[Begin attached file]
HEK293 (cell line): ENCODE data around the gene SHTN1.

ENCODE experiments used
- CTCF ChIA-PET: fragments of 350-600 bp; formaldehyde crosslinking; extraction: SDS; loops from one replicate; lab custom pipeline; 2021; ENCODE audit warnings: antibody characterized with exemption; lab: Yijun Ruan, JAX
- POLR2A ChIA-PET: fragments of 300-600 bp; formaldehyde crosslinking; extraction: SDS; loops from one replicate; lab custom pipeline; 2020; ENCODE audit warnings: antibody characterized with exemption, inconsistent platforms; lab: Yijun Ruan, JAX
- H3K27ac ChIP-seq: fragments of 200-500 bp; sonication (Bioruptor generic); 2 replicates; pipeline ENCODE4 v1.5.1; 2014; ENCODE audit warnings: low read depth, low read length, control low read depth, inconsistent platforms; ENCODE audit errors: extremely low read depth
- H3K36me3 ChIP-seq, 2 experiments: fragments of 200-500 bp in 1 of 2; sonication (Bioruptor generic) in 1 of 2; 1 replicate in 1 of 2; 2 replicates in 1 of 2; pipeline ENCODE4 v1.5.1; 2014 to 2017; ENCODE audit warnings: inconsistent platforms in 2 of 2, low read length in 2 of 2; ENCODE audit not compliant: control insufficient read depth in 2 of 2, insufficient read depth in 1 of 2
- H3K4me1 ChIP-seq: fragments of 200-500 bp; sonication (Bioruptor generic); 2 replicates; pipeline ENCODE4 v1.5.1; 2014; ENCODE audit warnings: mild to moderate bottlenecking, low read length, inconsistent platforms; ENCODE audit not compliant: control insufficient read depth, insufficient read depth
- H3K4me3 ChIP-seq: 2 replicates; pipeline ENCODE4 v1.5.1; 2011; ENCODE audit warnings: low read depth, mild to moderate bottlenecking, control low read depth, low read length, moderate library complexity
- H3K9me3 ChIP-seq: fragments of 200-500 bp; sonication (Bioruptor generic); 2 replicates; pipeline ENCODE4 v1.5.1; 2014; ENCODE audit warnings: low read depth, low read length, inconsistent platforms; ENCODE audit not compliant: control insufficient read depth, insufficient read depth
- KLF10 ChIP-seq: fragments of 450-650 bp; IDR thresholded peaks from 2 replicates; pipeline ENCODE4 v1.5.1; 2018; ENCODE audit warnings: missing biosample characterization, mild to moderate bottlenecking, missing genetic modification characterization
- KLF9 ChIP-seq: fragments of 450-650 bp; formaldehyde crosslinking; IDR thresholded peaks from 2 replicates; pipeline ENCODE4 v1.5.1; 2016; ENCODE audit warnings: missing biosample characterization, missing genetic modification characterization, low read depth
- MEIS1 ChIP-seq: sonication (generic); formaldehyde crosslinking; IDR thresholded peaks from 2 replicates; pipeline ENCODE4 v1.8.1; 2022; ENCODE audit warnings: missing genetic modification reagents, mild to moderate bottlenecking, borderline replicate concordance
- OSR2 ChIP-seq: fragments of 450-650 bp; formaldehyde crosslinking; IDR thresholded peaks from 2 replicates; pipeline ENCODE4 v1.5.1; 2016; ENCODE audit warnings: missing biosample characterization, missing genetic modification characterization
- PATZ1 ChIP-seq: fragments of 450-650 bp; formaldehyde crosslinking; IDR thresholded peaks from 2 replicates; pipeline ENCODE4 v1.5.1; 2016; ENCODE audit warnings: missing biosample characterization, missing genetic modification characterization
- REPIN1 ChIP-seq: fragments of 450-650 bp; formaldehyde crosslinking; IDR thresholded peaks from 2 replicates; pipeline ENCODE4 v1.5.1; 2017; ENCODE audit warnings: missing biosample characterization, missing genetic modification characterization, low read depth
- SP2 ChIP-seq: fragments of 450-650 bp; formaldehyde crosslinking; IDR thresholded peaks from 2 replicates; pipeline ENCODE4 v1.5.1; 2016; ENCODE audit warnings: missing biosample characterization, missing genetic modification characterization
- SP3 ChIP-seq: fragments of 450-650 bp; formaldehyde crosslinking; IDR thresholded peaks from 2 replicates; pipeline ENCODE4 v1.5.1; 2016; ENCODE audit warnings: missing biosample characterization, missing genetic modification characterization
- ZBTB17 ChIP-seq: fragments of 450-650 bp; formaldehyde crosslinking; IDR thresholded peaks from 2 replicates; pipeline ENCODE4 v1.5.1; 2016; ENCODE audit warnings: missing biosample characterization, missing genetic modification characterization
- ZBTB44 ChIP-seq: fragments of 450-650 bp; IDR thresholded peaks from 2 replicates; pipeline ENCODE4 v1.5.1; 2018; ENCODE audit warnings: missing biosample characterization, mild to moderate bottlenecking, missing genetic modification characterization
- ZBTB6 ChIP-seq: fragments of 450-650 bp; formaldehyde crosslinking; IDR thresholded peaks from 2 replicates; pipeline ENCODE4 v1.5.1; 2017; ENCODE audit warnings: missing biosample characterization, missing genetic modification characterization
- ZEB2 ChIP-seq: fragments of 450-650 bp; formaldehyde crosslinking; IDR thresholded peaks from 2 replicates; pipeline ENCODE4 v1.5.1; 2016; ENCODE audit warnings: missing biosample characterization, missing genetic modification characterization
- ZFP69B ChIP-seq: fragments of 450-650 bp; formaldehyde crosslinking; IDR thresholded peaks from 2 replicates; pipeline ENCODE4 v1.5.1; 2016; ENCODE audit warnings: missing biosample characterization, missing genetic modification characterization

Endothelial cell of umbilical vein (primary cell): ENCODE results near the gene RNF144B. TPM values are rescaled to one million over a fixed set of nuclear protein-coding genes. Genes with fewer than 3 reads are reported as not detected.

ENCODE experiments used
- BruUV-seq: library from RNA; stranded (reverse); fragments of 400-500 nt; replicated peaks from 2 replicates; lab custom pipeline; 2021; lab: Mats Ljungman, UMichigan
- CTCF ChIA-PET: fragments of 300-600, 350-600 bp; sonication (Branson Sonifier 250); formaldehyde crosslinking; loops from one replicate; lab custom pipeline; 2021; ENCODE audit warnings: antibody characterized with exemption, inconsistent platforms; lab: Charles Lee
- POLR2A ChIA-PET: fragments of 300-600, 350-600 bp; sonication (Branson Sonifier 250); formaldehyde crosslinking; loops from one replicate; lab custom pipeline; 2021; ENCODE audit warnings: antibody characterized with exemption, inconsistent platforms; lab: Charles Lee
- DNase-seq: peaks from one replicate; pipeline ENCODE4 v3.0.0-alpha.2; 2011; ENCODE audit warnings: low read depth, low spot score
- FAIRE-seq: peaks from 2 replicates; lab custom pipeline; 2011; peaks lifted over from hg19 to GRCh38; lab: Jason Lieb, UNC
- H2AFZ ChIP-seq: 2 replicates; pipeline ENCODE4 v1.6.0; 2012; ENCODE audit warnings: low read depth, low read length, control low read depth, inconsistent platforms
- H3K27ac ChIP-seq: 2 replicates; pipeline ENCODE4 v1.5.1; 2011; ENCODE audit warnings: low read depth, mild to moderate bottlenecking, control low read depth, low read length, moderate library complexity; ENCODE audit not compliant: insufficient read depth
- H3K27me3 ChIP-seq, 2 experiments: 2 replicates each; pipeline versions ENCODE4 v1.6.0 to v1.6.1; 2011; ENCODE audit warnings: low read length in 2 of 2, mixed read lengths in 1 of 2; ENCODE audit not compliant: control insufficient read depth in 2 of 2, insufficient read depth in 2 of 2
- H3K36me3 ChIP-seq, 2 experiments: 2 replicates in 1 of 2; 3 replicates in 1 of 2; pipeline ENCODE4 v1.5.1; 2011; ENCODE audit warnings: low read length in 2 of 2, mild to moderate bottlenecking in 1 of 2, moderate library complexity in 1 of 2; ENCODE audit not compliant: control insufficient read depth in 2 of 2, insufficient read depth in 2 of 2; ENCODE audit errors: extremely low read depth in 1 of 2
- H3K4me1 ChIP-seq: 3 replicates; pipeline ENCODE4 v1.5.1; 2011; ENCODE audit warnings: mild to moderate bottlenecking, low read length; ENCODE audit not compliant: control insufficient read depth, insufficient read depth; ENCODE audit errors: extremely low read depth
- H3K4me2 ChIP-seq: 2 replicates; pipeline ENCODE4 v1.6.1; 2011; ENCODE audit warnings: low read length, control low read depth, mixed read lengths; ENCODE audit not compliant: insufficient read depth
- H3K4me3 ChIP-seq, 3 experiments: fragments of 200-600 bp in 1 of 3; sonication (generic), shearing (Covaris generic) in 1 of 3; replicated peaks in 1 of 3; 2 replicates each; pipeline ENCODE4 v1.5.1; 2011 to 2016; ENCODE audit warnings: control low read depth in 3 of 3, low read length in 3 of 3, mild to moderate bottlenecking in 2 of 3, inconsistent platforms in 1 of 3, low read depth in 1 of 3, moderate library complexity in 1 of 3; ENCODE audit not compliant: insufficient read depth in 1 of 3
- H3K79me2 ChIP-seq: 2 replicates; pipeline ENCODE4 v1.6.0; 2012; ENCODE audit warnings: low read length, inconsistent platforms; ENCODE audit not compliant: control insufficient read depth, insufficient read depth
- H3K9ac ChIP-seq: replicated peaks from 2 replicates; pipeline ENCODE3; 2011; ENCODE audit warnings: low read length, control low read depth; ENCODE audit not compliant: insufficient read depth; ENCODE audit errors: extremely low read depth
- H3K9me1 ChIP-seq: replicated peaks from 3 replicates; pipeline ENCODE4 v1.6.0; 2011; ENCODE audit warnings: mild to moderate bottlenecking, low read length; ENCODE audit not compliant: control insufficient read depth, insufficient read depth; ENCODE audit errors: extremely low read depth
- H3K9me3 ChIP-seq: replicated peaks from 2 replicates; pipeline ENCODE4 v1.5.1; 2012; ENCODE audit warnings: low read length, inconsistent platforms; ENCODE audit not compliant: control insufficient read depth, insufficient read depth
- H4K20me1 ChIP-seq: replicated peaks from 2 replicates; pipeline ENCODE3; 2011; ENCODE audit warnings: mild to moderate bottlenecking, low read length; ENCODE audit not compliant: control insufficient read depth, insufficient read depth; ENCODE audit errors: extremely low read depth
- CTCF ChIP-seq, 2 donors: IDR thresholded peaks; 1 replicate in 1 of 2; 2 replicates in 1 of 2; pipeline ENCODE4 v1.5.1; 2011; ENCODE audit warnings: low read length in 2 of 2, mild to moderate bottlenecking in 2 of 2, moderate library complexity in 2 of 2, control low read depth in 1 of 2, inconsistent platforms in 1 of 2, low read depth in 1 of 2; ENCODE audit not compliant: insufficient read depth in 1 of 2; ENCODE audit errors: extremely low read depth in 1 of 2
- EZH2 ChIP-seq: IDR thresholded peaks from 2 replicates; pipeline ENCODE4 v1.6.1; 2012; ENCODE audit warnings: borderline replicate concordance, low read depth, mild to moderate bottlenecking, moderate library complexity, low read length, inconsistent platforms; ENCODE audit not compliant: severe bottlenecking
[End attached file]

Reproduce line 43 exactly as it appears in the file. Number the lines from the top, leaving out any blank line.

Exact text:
- EZH2 ChIP-seq: IDR thresholded peaks from 2 replicates; pipeline ENCODE4 v1.6.1; 2012; ENCODE audit warnings: borderline replicate concordance, low read depth, mild to moderate bottlenecking, moderate library complexity, low read length, inconsistent platforms; ENCODE audit not compliant: severe bottlenecking